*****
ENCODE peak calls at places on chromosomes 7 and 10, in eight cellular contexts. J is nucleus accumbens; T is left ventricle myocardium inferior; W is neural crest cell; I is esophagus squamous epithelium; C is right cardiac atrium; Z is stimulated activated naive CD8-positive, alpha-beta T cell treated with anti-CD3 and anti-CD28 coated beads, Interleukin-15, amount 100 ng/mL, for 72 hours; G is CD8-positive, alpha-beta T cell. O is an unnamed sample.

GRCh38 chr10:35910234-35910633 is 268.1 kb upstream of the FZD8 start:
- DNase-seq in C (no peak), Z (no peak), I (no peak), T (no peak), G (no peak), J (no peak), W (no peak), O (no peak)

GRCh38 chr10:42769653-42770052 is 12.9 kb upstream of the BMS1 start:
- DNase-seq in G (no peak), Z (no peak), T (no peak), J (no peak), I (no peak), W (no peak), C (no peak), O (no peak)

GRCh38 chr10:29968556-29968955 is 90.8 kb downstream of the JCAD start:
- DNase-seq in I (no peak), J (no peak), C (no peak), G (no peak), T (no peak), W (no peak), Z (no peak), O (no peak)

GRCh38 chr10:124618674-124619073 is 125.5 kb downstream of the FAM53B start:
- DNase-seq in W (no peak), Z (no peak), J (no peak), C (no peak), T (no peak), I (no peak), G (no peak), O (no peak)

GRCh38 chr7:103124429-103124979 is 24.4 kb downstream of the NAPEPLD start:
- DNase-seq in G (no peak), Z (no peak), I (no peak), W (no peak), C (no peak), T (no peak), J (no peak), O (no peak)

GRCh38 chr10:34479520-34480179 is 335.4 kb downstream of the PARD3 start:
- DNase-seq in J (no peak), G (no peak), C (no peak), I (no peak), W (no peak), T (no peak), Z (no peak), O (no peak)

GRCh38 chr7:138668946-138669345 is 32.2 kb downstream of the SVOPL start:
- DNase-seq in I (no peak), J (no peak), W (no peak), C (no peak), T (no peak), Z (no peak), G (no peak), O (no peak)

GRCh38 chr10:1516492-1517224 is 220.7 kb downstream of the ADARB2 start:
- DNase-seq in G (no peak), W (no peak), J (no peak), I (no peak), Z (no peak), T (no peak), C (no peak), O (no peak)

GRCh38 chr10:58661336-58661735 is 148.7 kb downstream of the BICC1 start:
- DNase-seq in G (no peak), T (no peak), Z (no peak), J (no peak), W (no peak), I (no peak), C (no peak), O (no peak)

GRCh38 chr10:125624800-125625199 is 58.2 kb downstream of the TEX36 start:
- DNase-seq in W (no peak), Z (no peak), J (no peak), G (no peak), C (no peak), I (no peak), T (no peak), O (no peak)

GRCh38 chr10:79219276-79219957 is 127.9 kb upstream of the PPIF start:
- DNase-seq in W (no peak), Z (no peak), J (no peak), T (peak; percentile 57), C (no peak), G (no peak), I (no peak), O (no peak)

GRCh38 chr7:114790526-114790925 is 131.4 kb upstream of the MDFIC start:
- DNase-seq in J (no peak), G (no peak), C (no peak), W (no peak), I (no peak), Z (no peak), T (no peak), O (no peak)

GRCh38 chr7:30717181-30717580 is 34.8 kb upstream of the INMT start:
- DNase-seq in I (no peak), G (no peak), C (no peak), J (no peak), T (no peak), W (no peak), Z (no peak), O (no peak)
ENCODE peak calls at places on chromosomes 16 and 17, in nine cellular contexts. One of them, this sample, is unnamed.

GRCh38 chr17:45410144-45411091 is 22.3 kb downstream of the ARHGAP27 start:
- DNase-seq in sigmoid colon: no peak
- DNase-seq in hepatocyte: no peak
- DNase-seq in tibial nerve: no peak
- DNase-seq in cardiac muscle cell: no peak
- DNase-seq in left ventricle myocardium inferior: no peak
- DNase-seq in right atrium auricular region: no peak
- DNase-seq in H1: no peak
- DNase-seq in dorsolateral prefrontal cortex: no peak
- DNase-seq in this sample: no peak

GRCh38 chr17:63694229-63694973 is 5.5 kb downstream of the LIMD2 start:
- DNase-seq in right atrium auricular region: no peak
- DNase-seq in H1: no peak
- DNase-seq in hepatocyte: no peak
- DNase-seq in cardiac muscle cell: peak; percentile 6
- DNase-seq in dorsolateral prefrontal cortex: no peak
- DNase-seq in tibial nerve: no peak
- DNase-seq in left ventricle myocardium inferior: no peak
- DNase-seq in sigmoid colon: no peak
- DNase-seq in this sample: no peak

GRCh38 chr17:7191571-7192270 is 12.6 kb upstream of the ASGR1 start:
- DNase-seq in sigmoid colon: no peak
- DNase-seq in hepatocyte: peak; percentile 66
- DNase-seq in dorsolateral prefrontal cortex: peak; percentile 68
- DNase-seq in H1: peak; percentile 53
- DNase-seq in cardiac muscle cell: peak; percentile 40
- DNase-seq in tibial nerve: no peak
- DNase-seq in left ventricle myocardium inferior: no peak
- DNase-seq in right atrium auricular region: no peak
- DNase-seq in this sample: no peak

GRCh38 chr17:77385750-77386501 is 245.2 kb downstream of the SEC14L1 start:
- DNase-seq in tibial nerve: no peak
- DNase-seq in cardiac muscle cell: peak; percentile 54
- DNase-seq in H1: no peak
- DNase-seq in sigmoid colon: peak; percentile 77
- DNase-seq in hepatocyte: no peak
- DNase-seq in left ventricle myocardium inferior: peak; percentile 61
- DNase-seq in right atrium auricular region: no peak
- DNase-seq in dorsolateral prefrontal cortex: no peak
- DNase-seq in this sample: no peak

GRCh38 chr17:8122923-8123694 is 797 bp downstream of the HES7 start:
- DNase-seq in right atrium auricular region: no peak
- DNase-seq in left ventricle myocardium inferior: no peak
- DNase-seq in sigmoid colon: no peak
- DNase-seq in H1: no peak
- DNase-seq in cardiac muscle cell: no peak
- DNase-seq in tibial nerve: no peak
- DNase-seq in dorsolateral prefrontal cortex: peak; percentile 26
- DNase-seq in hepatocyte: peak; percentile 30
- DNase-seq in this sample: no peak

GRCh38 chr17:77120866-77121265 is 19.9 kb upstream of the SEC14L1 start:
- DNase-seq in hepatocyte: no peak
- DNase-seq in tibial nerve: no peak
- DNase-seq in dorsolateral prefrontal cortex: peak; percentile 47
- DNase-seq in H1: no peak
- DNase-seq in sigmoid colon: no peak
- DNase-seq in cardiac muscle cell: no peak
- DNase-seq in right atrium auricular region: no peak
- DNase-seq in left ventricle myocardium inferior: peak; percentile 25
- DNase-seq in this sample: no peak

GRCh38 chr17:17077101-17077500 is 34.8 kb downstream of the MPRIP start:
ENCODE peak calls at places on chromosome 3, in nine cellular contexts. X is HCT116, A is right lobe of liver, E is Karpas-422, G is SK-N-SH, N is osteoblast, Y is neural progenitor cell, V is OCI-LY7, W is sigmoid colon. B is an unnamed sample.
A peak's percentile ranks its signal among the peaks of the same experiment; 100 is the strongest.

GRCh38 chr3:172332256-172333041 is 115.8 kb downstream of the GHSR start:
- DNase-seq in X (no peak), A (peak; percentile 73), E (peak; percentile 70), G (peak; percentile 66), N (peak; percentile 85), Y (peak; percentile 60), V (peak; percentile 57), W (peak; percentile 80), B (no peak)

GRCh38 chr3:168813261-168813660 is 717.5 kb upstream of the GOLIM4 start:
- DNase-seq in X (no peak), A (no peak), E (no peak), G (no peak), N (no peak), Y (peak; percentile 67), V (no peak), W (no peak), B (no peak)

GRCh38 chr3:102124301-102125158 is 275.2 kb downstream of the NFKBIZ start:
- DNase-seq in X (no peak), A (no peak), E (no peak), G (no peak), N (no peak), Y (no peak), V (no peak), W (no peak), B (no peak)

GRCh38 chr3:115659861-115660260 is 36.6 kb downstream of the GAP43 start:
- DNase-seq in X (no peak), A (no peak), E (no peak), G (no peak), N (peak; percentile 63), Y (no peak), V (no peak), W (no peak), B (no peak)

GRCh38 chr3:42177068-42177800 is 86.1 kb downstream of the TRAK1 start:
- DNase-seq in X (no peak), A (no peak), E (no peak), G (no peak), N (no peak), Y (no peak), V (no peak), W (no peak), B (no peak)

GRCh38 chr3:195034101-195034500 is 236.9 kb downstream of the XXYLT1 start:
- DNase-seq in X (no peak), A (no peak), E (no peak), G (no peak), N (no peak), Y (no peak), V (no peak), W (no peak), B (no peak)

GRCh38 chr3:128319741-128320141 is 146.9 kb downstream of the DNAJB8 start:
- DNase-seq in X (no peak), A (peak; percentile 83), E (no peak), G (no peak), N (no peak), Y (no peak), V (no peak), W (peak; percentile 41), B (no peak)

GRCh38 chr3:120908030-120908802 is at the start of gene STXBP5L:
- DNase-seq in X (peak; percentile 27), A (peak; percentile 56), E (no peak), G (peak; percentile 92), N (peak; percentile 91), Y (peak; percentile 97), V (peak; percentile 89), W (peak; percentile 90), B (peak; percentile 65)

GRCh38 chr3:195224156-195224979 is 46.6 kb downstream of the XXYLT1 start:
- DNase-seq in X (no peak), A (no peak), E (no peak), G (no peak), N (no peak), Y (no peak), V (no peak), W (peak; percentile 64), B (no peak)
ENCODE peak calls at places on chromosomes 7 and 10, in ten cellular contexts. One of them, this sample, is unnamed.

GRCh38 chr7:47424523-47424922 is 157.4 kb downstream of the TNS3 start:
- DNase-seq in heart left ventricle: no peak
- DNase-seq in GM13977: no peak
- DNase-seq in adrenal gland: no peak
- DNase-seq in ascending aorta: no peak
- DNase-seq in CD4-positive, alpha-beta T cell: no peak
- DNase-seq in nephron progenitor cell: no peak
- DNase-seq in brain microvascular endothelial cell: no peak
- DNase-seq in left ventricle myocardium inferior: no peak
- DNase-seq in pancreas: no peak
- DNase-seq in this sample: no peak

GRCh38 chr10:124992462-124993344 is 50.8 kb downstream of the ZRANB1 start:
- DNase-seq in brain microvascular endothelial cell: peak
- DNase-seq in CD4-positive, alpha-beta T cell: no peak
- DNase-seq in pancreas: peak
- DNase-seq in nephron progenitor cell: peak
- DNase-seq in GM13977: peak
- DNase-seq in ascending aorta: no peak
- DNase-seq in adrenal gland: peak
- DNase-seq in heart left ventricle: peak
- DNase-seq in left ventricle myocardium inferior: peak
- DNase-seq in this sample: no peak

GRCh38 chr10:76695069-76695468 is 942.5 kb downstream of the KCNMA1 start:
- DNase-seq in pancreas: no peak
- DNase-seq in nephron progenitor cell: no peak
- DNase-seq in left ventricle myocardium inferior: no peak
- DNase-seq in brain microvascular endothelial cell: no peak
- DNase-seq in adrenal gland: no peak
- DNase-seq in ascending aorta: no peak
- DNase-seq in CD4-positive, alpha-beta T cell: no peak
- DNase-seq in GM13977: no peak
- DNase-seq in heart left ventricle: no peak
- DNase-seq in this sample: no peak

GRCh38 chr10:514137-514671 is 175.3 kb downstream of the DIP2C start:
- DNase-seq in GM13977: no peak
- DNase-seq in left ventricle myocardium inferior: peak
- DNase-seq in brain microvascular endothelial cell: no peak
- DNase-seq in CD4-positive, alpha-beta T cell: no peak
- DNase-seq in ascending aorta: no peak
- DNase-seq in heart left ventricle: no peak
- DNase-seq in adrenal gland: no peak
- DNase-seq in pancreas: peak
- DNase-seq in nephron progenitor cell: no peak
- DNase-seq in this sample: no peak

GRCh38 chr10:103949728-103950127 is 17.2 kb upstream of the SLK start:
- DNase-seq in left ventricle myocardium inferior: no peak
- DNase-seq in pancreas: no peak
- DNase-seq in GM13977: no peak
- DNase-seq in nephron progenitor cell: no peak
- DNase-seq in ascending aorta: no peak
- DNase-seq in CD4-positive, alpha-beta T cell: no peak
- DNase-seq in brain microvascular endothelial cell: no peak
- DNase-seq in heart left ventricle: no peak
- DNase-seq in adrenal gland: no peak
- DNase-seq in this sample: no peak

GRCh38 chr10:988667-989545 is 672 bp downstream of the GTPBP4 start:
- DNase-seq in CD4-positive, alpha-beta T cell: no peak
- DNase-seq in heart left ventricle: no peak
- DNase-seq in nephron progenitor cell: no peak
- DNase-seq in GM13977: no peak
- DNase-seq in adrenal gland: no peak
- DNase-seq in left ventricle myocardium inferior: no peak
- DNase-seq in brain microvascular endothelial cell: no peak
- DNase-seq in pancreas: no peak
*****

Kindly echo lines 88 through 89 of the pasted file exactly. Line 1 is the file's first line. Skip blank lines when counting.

- DNase-seq in this sample: no peak

GRCh38 chr17:17077101-17077500 is 34.8 kb downstream of the MPRIP start: